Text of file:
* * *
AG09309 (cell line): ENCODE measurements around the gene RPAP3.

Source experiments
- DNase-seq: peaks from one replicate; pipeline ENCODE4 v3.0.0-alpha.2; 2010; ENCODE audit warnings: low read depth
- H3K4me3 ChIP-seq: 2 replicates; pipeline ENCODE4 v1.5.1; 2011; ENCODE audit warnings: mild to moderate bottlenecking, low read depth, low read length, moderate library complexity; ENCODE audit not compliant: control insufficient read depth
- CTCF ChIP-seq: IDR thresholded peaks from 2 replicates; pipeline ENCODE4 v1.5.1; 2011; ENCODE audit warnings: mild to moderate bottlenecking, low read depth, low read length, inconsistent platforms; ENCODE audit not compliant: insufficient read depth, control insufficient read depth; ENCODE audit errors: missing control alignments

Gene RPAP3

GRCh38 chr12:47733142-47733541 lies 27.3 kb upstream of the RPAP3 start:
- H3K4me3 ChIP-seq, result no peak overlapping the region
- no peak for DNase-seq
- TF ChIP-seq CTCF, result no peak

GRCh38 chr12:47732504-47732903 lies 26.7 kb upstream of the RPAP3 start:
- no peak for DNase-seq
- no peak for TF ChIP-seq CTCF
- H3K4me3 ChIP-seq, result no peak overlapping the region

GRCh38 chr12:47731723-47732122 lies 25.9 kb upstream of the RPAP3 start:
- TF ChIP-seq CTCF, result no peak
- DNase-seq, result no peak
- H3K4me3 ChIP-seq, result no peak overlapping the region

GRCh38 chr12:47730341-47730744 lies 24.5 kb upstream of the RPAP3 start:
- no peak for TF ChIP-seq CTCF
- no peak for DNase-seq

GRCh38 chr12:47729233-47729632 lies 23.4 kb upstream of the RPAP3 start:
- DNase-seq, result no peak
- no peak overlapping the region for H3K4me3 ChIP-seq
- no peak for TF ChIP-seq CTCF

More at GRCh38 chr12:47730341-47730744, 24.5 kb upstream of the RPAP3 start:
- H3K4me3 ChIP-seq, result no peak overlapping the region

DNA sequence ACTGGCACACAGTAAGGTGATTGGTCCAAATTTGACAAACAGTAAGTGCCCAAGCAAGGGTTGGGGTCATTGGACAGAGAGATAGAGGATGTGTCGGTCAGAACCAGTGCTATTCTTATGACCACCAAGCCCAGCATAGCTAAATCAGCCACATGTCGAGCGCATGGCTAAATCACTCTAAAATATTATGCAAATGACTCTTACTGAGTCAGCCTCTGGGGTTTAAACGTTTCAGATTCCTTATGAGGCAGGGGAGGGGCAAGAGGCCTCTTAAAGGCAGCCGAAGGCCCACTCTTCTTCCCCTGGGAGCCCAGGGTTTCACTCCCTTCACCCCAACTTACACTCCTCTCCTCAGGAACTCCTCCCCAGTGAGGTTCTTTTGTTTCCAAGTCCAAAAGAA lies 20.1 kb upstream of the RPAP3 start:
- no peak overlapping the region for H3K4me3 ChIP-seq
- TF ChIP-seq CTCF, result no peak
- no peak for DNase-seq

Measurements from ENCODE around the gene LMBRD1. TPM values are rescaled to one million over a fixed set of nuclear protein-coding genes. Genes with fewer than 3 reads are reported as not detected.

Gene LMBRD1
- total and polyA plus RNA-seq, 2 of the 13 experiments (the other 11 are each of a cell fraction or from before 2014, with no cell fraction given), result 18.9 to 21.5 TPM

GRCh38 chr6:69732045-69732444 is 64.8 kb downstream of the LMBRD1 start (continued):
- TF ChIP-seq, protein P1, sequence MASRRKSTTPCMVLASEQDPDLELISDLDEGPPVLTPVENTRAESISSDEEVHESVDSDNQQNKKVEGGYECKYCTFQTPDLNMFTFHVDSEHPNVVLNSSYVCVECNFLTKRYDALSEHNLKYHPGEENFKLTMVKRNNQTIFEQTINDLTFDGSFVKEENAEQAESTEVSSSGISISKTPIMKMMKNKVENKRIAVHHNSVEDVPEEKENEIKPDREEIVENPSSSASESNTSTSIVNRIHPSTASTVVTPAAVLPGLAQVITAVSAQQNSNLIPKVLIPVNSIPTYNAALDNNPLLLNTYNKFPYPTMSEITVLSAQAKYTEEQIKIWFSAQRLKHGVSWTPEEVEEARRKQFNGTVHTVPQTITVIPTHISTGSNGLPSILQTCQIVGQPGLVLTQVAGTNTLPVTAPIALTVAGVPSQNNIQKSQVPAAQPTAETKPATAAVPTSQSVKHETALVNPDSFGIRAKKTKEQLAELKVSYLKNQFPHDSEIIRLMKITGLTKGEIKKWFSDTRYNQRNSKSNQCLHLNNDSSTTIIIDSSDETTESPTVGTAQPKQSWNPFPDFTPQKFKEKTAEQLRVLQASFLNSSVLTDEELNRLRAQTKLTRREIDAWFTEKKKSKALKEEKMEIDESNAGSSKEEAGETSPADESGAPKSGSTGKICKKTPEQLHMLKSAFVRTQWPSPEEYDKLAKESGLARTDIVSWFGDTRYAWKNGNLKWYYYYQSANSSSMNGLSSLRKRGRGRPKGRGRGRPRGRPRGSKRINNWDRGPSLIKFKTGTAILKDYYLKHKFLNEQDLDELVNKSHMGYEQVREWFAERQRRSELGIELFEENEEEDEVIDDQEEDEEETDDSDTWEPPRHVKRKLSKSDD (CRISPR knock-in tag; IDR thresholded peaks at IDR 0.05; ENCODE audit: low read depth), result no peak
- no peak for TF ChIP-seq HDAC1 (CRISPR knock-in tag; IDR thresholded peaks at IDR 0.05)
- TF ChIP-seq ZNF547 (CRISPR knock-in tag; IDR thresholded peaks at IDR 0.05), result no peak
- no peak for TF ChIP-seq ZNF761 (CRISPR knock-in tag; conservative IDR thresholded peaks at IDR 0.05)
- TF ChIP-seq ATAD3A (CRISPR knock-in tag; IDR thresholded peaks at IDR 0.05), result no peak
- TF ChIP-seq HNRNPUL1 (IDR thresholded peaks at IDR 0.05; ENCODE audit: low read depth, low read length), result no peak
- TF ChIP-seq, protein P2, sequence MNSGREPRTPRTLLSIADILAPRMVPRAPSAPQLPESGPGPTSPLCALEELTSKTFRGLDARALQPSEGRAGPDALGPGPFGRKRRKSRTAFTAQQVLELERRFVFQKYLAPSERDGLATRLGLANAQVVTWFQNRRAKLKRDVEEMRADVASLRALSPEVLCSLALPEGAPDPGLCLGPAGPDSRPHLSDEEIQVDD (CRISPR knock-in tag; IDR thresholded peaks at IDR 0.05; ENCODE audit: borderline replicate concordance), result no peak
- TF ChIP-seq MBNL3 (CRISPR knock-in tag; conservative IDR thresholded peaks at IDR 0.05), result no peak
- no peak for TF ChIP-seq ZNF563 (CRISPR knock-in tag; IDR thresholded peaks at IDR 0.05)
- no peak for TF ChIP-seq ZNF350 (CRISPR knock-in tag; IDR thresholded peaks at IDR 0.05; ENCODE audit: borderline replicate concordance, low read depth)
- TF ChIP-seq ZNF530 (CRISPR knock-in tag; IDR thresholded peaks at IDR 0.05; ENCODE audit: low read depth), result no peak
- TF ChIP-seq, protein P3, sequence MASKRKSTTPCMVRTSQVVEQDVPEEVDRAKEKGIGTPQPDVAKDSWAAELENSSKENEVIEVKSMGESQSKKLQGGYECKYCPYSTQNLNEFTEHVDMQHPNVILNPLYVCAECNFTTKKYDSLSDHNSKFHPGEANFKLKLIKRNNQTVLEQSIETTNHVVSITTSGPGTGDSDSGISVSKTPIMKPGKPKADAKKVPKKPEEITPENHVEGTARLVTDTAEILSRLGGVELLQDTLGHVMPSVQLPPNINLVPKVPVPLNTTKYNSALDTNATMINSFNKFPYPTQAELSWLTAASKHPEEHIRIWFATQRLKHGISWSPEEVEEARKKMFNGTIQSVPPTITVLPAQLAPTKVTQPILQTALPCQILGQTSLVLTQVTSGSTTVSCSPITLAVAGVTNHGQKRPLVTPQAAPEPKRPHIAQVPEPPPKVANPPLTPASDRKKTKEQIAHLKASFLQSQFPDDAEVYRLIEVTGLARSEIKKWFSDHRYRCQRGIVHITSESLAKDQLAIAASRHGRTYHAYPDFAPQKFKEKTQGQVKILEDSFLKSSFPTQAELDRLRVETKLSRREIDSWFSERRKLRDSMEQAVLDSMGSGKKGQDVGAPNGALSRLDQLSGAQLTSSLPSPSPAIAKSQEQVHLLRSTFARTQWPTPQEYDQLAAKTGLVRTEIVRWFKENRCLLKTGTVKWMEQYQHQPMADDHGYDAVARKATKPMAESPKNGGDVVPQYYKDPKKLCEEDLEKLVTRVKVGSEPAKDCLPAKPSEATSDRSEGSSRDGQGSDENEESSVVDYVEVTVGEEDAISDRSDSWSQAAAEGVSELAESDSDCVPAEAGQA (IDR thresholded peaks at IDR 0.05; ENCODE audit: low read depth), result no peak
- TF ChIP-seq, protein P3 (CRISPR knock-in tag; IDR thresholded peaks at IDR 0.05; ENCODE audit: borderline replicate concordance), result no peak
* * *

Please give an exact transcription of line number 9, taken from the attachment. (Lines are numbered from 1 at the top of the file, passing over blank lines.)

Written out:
- no peak for DNase-seq